Culture

Jury is seated for Alec Baldwin’s trial in New Mexico


By Morgan Lee and Andrew Dalton | Associated Press

SANTA FE, N.M. — Sixteen jurors were seated Tuesday for Alec Baldwin’s involuntary manslaughter trial in New Mexico, where opening statements are set to start Wednesday.

Five men and 11 women were chosen by Santa Fe County special prosecutors and the actor’s team of defense attorneys. Twelve will be designated as the jury and four as alternates by the court only after they hear the case.

They’ll be tasked with deciding whether Baldwin committed the felony when, during a rehearsal in October 2021, a revolver went off while he was pointing it at cinematographer Halyna Hutchins, killing her and wounding director Joel Souza. They were on the set of the Western film “Rust,” at Bonanza Creek Ranch some 18 miles (29 kilometers) from where the trial is being held.

Media members were not allowed in the courtroom when attorneys used their challenges to strike jurors. Judge Mary Marlowe Summer swore in the jury, told them to avoid news about the case and to report Wednesday morning.

Baldwin, 66, could get up to 18 months in prison if the jurors unanimously find him guilty.

The selection got off to a slow start Tuesday with a delay of over two hours due to technical problems, but the panel was selected in a single day as expected.

When Marlowe Sommer asked the pool of 70 possible jurors if they were familiar with the case, all but two raised their hands to indicate they were.

Two others indicated they would not be able to be fair and impartial and were excused.

Baldwin, the star of “30 Rock” and “The Hunt for Red October” and a major Hollywood figure for 35 years, sat in the courtroom with a team of four of his lawyers, dressed in a gray suit, dark tie, white shirt with glasses and neatly combed hair.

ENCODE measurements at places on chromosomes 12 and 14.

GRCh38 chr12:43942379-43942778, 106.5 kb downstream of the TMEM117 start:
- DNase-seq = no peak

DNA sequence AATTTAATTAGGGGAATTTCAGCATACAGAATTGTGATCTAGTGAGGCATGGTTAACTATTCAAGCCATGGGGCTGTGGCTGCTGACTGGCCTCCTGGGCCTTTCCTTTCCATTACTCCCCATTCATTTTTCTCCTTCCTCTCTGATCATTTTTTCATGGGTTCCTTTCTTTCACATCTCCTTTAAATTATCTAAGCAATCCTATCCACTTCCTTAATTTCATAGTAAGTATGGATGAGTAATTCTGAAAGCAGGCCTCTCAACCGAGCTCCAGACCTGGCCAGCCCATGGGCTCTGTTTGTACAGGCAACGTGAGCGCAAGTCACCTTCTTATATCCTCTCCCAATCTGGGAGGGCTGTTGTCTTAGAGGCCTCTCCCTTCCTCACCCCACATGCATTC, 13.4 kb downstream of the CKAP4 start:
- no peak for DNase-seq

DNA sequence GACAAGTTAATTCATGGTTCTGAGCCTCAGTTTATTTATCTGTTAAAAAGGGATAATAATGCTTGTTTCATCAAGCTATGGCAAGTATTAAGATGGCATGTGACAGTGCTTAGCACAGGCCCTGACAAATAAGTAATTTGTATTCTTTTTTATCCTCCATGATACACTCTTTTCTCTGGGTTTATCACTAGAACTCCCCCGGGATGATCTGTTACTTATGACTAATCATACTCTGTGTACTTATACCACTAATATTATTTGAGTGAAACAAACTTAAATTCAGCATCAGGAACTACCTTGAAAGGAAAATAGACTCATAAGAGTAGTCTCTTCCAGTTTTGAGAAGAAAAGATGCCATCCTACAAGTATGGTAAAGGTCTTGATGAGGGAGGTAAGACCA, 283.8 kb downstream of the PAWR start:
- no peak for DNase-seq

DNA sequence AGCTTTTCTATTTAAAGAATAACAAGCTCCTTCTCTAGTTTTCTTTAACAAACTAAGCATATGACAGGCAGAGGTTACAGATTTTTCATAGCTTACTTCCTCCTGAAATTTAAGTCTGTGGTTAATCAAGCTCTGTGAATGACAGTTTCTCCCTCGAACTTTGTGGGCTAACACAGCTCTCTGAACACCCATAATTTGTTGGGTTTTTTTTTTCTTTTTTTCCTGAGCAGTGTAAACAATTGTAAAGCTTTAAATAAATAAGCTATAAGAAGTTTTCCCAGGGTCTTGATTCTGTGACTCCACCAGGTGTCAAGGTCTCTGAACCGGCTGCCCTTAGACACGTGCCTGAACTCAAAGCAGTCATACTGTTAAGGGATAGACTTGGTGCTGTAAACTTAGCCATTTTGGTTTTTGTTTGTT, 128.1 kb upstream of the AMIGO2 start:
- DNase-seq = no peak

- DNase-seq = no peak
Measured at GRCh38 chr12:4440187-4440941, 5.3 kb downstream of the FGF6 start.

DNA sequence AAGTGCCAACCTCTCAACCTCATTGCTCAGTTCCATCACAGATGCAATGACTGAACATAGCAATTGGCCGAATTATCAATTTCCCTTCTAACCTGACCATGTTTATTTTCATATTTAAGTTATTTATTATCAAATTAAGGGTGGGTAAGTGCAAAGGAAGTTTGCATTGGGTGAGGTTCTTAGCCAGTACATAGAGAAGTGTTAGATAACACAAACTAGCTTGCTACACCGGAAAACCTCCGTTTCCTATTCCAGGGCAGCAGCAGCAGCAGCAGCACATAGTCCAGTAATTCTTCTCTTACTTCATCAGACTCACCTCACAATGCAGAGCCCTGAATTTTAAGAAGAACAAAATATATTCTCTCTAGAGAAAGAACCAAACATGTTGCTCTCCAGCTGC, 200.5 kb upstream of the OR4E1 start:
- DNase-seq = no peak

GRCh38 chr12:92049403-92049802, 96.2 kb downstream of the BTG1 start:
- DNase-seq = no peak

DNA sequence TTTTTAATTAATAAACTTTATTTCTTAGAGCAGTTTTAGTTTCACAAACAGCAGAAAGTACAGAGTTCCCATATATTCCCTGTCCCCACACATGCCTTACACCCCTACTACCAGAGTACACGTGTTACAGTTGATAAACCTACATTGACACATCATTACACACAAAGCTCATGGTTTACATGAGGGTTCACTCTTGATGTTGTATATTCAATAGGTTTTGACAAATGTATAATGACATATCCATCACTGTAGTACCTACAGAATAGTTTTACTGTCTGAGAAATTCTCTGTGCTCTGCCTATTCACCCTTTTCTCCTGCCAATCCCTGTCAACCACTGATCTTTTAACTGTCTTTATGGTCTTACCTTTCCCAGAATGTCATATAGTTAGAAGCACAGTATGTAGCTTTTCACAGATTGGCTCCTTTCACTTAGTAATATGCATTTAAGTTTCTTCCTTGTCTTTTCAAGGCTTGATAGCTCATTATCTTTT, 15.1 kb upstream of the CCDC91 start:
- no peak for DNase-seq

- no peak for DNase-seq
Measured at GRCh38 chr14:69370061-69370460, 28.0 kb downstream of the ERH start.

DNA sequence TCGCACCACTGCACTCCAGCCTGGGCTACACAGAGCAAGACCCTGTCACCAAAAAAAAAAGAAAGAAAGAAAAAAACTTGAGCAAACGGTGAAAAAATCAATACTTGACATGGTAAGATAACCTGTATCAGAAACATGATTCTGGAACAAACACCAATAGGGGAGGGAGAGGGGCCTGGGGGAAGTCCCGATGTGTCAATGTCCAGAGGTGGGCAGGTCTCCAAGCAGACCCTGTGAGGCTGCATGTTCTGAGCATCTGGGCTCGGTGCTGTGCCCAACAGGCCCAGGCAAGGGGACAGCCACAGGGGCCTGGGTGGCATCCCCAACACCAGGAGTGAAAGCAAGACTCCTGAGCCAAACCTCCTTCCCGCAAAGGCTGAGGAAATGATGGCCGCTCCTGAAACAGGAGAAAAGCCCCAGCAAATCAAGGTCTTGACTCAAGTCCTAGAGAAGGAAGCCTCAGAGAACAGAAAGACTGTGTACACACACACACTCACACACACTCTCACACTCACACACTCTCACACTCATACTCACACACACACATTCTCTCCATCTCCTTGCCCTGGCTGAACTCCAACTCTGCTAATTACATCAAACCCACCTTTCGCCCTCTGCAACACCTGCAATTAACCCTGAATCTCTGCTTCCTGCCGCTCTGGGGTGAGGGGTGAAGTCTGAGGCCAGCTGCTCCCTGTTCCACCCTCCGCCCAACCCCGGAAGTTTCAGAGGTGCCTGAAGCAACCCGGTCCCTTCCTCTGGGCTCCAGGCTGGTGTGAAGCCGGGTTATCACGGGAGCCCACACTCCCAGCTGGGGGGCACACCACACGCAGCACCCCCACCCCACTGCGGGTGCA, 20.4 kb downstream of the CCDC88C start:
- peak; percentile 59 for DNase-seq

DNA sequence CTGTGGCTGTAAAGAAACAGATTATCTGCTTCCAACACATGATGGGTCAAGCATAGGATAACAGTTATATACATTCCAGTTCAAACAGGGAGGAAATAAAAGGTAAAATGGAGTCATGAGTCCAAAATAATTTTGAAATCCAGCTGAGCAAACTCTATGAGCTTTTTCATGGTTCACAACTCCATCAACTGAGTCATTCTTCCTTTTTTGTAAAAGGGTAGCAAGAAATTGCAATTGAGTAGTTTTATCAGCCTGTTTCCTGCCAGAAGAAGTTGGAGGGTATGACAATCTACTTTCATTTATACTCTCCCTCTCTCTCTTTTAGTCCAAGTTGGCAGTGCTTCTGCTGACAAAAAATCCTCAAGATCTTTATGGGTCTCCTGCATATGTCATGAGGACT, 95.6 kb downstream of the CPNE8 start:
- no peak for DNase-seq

His wife, Hilaria Baldwin, and his brother, “The Usual Suspects” actor Stephen Baldwin, were seated in the back of the courtroom.

Under questioning from prosecutor Kari Morrissey, a potential juror said she hates firearms, but many others acknowledged owning them and few people expressed strong opinions about guns.

Baldwin’s lawyer Alex Spiro in his questioning highlighted the gravity of the situation — “obviously someone lost their life” — and asked jurors to come forward with any reservations about their own ability to be fair and impartial.

“Does anyone have that view, even in the slightest?” Spiro asked the group.

He asked them to come forward if they’d shared opinions about the case online. None did.

Spiro asked if any of them had strong opinions on gun safety, and whether a person can rely on an expert to ensure the safety of a gun, not just themselves.

Several said they always treat a gun as if it were loaded. One man said he was taught to respect and treat guns the same way, but also deferred to an instructor during instruction he got for a concealed carry permit.

Spiro also asked whether jurors were comfortable questioning the judgment of law enforcement officials, even those testifying …read more

Source:: The Mercury News – Entertainment

      

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